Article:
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Old   February 22, 2019, 13:28
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Thanks. So I guess in order to see if a steady state solution exists I need to try both increasing and decreasing the time step.

I think I understand the the decreasing the time step. My thought is that decreasing the pseudo-time step to try is analogous in Pressure based solvers of lowering the relaxation factors. So I see how this makes sense. If their is a converged steady state solution this is one way to ferret it out.

However I'm a bit more confused why increasing the pseudo time-step should work just as well. I can see how it would make things less stable, once again, similar to the making the relaxation factors too large. I'm just not sure how it can make the solution converge better. If you can help me with a justification for this I would appreciate it.

But at any rate, if these methods don't increase the solutions ability to converge, then I take it the solution is probably inherently unsteady.
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Old   February 22, 2019, 16:04
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Recall the use of a "false timestep" approach is trying to approximate a transient solution (all the physics in sync among all equations).

A very small timestep would approach a transient solution; however, ANSYS CFX also introduces other relaxation factors which prevent it from being a true transient. As you decrease the timestep size, the iterative process may capture some features (similar to a true transient), and those features can prevent convergence or increase the number of iterations to steady state convergence.

As you increase the timestep, you may overcome those; however, at the risk of making it unstable. That is, there may be "sweet spot" .
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Old   February 23, 2019, 03:37
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My 2c worth:

Quote:
I basically created a mesh with 4x the number of elements.

At high velocity flows the convergence is a lot worse.
This is normal. Finer meshes have lower numerical diffusion so the simulation is harder to converge. It is correct that the mesh can now resolve small flow features which were damped out on the coarser mesh, but it is also a purely numerical effect.

Increasing the pseudo time step size in a steady state simulation which is not converging well is trying stabilise the small flow features which are likely moving around (ie transient). If the pseudo time step is too large to resolve these flow features then they are smoothed out and a steady state flow field is achieved. Well, that is the theory anyway. It does not always work but is definitely worth a try.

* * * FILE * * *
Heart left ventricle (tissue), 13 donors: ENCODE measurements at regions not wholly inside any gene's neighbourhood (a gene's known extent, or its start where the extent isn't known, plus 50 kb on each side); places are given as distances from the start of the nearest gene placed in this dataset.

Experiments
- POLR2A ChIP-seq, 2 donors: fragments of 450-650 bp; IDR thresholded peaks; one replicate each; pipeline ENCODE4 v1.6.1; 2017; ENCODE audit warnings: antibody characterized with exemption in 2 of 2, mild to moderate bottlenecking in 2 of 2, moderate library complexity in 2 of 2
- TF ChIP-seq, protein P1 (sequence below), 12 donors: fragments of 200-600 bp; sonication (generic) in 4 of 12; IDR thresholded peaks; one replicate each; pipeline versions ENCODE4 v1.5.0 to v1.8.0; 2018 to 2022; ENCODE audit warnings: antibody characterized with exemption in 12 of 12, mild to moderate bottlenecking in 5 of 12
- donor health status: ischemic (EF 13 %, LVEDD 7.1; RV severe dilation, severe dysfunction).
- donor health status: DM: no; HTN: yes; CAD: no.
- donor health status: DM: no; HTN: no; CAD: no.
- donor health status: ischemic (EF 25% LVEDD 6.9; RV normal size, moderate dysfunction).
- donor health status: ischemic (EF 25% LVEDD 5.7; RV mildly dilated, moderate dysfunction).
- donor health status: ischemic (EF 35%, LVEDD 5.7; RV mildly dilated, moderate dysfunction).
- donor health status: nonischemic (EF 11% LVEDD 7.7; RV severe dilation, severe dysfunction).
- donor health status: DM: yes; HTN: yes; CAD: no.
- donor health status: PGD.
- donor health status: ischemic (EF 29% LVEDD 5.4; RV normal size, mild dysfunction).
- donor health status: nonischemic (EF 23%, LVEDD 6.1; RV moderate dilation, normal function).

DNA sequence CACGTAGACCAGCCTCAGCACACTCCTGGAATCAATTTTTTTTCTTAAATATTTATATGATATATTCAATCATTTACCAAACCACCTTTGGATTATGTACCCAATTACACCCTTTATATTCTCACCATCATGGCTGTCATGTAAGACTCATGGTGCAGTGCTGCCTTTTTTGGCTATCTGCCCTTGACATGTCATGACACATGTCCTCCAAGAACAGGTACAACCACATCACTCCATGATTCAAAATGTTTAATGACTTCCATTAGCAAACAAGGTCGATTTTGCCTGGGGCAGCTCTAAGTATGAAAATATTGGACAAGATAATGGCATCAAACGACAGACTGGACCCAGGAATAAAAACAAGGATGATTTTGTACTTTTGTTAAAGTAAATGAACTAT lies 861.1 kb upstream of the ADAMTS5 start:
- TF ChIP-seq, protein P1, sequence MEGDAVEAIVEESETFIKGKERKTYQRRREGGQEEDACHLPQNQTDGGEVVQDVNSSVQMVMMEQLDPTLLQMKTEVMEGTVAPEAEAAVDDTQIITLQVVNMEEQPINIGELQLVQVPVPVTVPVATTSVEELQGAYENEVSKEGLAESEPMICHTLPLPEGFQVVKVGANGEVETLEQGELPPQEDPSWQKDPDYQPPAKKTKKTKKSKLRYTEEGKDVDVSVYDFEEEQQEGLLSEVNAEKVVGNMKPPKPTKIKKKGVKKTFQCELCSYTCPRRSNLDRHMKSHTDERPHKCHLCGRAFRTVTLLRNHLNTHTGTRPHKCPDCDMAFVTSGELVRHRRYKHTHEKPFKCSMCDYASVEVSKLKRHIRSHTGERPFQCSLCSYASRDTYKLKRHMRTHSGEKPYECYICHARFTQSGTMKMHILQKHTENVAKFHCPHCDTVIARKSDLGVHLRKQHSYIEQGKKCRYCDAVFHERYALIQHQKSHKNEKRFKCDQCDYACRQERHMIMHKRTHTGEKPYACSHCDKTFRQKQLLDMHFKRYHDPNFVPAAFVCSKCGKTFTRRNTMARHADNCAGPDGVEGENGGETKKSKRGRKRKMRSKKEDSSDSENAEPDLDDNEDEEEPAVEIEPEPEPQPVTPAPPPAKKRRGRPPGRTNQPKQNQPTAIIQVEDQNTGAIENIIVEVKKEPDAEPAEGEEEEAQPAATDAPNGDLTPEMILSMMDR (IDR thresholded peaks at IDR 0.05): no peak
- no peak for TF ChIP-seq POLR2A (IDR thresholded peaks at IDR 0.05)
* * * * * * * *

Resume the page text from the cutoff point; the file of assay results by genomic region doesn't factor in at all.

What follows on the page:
But your comment that your mesh refinement requires a transient simulation for convergence is correct. If you cannot obtain convergence by adjusting the pseudo time step size as Opaque suggests then you have to do it transient.

But before you do, don't forget that the convergence criteria is also a parameter you should do a sensitivity study on. If you find you don't need to converge as tightly as you currently do then you might avoid this whole problem of convergence on fine meshes as a looser convergence could be OK.
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Old   February 25, 2019, 08:31
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So if I understand you and "Opaque" correctly, refining the mesh and increasing the time pseudo-timestep will not work against each other. That is the mesh will solve with the accuracy of a refined mesh. Just some of the small scale affects which are transient in nature (and unimportant in the steady state solution) are being numerically diffused out.

The reason I created this refined mesh was to see if I was truly mesh converged (which I was not at the larger mesh). So this purpose will not be affected by increasing the psuedo-time step.

However if even in increasing and decreasing the time step my residuals, and more importantly, my variables of interest continue to bounce around at too high a level, then at that point I do need to perform a transient solution.

Would you say this is an accurate understanding?
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Old   February 25, 2019, 19:16
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Yes, that sounds correct.